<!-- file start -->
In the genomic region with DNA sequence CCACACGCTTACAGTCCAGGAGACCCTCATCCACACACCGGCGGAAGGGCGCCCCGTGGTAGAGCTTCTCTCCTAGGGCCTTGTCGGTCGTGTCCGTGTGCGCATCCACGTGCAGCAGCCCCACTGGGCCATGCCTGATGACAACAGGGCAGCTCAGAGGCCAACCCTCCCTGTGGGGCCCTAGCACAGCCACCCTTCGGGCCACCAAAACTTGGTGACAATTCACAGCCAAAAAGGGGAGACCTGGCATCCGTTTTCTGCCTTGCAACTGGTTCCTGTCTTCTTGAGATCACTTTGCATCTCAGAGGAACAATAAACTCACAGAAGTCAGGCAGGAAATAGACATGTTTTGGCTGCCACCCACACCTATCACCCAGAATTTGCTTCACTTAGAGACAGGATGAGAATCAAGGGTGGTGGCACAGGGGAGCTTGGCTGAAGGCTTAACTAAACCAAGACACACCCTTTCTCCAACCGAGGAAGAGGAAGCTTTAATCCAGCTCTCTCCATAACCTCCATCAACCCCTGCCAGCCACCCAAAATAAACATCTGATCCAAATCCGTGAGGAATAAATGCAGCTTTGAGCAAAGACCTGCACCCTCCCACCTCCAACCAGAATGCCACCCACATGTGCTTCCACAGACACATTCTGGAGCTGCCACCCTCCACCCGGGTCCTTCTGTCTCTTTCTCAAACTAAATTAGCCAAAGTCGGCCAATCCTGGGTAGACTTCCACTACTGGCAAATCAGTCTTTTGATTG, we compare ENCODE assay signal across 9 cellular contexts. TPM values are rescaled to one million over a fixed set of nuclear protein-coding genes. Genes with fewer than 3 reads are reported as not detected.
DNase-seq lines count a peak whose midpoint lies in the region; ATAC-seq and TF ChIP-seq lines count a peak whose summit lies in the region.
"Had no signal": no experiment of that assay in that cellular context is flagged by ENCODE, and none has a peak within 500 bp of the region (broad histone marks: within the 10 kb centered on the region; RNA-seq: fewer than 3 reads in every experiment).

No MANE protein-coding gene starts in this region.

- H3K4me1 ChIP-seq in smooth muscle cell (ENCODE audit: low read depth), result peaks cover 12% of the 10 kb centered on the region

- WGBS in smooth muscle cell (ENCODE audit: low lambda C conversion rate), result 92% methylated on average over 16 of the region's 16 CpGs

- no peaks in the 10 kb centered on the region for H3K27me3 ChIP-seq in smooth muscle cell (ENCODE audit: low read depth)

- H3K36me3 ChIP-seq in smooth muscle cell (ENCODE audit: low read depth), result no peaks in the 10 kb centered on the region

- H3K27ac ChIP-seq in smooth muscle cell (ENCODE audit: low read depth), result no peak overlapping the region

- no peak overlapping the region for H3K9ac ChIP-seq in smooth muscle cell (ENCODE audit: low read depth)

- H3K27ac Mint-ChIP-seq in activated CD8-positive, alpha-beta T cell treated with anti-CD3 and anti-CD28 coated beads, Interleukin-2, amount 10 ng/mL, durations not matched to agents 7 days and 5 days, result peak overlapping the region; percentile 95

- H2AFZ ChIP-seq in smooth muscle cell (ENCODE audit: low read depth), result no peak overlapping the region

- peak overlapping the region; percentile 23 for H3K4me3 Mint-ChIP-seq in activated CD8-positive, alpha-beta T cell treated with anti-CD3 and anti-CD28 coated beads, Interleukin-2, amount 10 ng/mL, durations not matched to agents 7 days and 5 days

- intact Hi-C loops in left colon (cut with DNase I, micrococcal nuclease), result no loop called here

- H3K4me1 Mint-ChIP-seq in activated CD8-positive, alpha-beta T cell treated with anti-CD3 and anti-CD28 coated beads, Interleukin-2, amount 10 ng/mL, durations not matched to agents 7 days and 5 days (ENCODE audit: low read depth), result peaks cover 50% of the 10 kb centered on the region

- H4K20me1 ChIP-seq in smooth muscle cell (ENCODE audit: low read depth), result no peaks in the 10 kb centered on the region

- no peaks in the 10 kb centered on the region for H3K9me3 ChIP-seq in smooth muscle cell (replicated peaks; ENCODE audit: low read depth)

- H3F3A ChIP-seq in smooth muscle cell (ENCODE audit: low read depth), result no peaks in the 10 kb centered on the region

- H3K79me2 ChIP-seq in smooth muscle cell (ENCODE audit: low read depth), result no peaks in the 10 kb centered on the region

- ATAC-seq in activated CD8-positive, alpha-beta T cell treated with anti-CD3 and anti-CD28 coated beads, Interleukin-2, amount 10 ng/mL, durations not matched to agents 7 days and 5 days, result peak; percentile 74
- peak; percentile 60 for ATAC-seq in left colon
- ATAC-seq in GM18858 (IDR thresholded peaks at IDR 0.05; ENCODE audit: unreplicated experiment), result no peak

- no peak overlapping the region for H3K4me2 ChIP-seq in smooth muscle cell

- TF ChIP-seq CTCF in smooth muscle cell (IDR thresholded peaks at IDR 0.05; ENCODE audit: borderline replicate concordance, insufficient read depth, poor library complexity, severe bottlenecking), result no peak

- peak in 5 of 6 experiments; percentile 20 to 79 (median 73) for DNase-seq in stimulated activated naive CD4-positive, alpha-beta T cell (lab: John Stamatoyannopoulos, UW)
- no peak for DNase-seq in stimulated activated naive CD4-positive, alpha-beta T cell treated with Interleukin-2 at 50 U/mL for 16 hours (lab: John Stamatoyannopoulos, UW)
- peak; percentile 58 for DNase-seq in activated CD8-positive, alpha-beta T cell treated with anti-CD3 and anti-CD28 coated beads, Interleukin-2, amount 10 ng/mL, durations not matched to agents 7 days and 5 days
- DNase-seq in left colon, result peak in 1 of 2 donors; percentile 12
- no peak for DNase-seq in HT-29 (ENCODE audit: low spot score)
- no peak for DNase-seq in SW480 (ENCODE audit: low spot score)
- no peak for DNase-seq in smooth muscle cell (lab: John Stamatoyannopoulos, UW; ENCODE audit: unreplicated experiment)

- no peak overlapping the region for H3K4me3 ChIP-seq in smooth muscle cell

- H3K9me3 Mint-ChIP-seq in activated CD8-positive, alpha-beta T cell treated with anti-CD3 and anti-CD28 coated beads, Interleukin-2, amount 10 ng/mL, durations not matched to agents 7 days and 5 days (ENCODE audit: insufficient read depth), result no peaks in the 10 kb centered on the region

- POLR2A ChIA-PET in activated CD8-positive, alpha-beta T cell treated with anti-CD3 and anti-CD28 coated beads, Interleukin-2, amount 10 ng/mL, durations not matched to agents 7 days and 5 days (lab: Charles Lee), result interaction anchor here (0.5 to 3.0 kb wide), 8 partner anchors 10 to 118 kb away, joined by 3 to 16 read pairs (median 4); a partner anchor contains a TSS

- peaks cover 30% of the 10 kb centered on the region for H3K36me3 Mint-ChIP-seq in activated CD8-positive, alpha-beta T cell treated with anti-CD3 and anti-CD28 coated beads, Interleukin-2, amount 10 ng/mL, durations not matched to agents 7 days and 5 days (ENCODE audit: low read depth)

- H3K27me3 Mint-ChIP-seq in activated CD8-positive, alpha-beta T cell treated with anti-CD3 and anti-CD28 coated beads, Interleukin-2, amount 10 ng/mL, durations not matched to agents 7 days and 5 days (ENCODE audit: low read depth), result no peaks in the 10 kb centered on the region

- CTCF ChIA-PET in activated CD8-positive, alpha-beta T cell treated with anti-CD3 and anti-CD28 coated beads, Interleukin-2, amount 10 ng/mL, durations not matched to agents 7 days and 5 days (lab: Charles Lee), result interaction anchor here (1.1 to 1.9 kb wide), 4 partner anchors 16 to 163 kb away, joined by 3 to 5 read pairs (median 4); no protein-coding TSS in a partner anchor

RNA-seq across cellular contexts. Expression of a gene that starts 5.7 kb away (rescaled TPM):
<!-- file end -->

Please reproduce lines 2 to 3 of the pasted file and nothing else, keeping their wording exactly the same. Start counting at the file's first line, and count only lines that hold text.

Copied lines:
DNase-seq lines count a peak whose midpoint lies in the region; ATAC-seq and TF ChIP-seq lines count a peak whose summit lies in the region.
"Had no signal": no experiment of that assay in that cellular context is flagged by ENCODE, and none has a peak within 500 bp of the region (broad histone marks: within the 10 kb centered on the region; RNA-seq: fewer than 3 reads in every experiment).